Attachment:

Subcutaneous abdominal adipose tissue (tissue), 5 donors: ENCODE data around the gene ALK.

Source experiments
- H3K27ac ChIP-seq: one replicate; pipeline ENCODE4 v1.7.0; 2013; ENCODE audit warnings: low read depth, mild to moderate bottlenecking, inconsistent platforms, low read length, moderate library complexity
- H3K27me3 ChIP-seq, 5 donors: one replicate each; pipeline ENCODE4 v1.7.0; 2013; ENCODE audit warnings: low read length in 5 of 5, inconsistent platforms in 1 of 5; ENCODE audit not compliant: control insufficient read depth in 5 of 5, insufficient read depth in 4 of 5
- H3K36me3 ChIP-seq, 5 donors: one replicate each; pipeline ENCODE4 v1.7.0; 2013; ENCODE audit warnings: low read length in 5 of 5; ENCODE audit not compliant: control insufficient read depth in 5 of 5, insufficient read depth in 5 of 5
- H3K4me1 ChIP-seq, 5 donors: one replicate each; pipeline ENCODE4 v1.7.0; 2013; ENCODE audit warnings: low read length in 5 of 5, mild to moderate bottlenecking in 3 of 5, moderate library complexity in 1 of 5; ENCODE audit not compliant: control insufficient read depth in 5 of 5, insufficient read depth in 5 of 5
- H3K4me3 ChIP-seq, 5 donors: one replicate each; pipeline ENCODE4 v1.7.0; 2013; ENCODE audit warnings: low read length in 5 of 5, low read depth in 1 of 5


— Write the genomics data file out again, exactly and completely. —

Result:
Subcutaneous abdominal adipose tissue (tissue), 5 donors: ENCODE data around the gene ALK.

Source experiments
- H3K27ac ChIP-seq: one replicate; pipeline ENCODE4 v1.7.0; 2013; ENCODE audit warnings: low read depth, mild to moderate bottlenecking, inconsistent platforms, low read length, moderate library complexity
- H3K27me3 ChIP-seq, 5 donors: one replicate each; pipeline ENCODE4 v1.7.0; 2013; ENCODE audit warnings: low read length in 5 of 5, inconsistent platforms in 1 of 5; ENCODE audit not compliant: control insufficient read depth in 5 of 5, insufficient read depth in 4 of 5
- H3K36me3 ChIP-seq, 5 donors: one replicate each; pipeline ENCODE4 v1.7.0; 2013; ENCODE audit warnings: low read length in 5 of 5; ENCODE audit not compliant: control insufficient read depth in 5 of 5, insufficient read depth in 5 of 5
- H3K4me1 ChIP-seq, 5 donors: one replicate each; pipeline ENCODE4 v1.7.0; 2013; ENCODE audit warnings: low read length in 5 of 5, mild to moderate bottlenecking in 3 of 5, moderate library complexity in 1 of 5; ENCODE audit not compliant: control insufficient read depth in 5 of 5, insufficient read depth in 5 of 5
- H3K4me3 ChIP-seq, 5 donors: one replicate each; pipeline ENCODE4 v1.7.0; 2013; ENCODE audit warnings: low read length in 5 of 5, low read depth in 1 of 5